Types of Power of Attorney
There are two key types of Power of Attorney (POA), one with general powers and one with limited powers.
A general Power of Attorney allows the agent to act on behalf of the principal in matters, as allowed by state laws. The agent under such an agreement may be authorized to handle bank accounts, sign checks, sell property, manage assets, and file taxes for the principal.
A limited Power of Attorney gives the agent the power to act on behalf of the principal in specific matters or events. It might explicitly state that the agent is only allowed to manage the principal's retirement accounts. A limited POA may be in effect for a specified period. For example, if the principal will be out of the country for two years, the authorization might be effective only for that period.
Additional Types of Power of Attorney
Durable Power of Attorney (DPOA)
The durable Power of Attorney (DPOA) remains in control of certain legal, property, or financial matters specifically spelled out in the agreement, even after the principal becomes mentally incapacitated. While a DPOA can pay medical bills on behalf of the principal, the durable agent cannot make decisions related to the principal's health (e.g., taking the principal off life support is not up to a DPOA).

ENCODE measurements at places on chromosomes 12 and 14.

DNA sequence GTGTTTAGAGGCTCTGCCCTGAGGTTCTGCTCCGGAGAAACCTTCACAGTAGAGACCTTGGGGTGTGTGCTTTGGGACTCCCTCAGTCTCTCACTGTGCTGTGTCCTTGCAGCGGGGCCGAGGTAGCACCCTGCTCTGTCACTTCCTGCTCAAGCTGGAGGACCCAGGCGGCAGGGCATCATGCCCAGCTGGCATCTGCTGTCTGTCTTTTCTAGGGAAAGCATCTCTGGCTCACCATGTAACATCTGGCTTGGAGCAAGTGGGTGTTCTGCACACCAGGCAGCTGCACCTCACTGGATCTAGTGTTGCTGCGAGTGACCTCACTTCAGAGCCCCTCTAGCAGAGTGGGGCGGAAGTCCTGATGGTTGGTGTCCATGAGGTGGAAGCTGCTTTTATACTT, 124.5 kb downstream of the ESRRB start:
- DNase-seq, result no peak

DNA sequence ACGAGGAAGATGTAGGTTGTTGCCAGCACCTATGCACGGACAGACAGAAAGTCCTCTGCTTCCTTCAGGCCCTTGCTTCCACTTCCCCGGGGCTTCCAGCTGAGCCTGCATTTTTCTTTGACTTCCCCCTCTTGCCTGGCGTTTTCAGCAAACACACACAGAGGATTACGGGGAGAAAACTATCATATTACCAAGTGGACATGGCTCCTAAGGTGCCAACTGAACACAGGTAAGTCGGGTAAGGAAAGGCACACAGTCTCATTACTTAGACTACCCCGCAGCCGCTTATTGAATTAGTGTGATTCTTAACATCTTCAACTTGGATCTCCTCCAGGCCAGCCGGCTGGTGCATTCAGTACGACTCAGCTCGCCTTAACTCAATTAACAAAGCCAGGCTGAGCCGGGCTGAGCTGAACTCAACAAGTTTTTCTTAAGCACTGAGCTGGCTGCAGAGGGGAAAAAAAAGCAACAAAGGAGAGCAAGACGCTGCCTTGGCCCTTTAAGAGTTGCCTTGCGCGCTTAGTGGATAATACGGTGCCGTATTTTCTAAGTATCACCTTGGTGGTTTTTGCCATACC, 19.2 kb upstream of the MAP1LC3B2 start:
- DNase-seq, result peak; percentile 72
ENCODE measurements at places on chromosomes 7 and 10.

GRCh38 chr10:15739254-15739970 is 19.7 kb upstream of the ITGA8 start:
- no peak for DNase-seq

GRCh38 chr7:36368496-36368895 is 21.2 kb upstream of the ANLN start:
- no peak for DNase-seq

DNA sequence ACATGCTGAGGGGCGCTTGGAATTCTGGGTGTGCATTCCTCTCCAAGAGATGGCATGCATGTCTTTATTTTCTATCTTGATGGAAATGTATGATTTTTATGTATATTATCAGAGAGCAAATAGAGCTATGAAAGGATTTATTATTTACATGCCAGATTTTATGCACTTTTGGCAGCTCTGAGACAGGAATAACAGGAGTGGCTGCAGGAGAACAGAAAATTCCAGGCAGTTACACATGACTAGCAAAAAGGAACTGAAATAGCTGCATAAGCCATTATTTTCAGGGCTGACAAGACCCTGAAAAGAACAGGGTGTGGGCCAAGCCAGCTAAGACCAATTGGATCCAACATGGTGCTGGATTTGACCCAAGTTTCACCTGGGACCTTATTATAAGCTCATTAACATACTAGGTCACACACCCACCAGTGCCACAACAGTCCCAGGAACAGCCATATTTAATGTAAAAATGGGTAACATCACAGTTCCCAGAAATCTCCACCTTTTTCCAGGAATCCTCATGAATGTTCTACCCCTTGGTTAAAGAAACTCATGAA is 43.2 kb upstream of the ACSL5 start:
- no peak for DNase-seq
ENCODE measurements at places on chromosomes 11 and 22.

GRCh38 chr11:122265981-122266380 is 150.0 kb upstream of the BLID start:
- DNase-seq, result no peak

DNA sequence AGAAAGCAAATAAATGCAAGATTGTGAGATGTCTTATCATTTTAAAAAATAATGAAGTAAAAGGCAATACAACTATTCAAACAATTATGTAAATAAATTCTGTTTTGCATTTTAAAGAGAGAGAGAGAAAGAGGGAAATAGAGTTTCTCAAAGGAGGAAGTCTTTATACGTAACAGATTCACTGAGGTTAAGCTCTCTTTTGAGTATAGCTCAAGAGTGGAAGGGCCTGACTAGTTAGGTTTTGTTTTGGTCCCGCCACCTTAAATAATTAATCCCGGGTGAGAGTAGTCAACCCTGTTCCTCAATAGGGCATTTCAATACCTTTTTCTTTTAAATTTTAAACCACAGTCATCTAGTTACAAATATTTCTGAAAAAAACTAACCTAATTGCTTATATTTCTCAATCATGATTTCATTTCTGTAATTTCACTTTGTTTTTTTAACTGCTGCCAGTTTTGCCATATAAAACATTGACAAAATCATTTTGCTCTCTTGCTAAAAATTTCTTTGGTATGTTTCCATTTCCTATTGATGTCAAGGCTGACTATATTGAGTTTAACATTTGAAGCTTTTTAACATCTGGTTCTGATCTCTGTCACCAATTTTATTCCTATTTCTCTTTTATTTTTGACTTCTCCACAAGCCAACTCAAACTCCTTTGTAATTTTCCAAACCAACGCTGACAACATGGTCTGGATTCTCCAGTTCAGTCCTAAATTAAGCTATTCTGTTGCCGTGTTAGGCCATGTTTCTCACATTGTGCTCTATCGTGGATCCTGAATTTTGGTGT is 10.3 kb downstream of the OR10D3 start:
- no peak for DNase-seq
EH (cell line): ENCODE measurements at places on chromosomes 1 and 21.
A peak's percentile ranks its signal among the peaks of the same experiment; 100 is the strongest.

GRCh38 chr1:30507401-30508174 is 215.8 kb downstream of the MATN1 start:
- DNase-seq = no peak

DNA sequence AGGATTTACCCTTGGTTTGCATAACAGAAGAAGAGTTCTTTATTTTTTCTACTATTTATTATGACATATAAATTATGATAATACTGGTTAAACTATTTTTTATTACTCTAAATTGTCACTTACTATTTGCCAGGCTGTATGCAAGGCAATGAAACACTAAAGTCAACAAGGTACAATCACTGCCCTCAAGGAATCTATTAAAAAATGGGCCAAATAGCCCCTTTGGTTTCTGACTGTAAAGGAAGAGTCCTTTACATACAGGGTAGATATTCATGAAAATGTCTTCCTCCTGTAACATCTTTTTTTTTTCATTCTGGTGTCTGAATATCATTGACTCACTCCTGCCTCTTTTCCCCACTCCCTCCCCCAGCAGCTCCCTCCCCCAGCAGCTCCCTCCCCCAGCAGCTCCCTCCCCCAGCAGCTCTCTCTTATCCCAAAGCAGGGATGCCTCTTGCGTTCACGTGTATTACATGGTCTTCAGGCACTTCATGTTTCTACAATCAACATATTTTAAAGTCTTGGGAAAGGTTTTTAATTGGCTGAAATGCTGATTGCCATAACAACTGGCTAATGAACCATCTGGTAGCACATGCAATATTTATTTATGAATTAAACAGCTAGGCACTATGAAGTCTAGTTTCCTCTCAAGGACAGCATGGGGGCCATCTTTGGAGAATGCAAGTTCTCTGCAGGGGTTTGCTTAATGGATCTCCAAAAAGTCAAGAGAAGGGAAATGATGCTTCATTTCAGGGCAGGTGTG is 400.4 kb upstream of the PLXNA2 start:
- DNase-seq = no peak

Healthcare Power of Attorney (HCPA)
The principal can sign a durable Power of Attorney for health care, or healthcare Power of Attorney (HCPA) if they want an agent to have the power to make health-related decisions. This document is also called a healthcare proxy, (we detail the healthcare proxy under the section of this website called Advanced Directives), outlines the principal's consent to give the agent POA privileges in the event of an unfortunate medical condition. The POA for healthcare is legally bound to oversee medical decisions on behalf of the principal.
Financial Power of Attorney
Another type of DPOA is the durable POA for finances, or simply a financial power of attorney. This document allows an agent to manage the business and financial affairs of the principal (you) such as filing tax returns, mailing, and depositing Social Security Checks, and managing investment accounts, in the event, the latter becomes unable to understand or make decisions. To the extent of what the agreement spells out as the agent's responsibility, the agent must carry out the principal's wishes to the best of their ability.
When the agent acts on behalf of the principal by making investment decisions through a broker or medical decisions through a healthcare professional, both institutions would ask to see the DPOA. Although the DPOA for both medical and financial matters can be one document, it is good to have separate POA documents for healthcare and finances.
Since the DPOA for healthcare will have the principal's personal medical information, it would be inappropriate for the broker to have it, and the medical professionals don't need to know the financial status of their patient either.
The conditions for which a DPOA may become active are setup in a document called the springing Power of Attorney. The springing POA defines the kind of event or level of incapacitation that should occur before the DPOA springs into effect. A POA can remain dormant until a negative health occurrence activates it to a DPOA.
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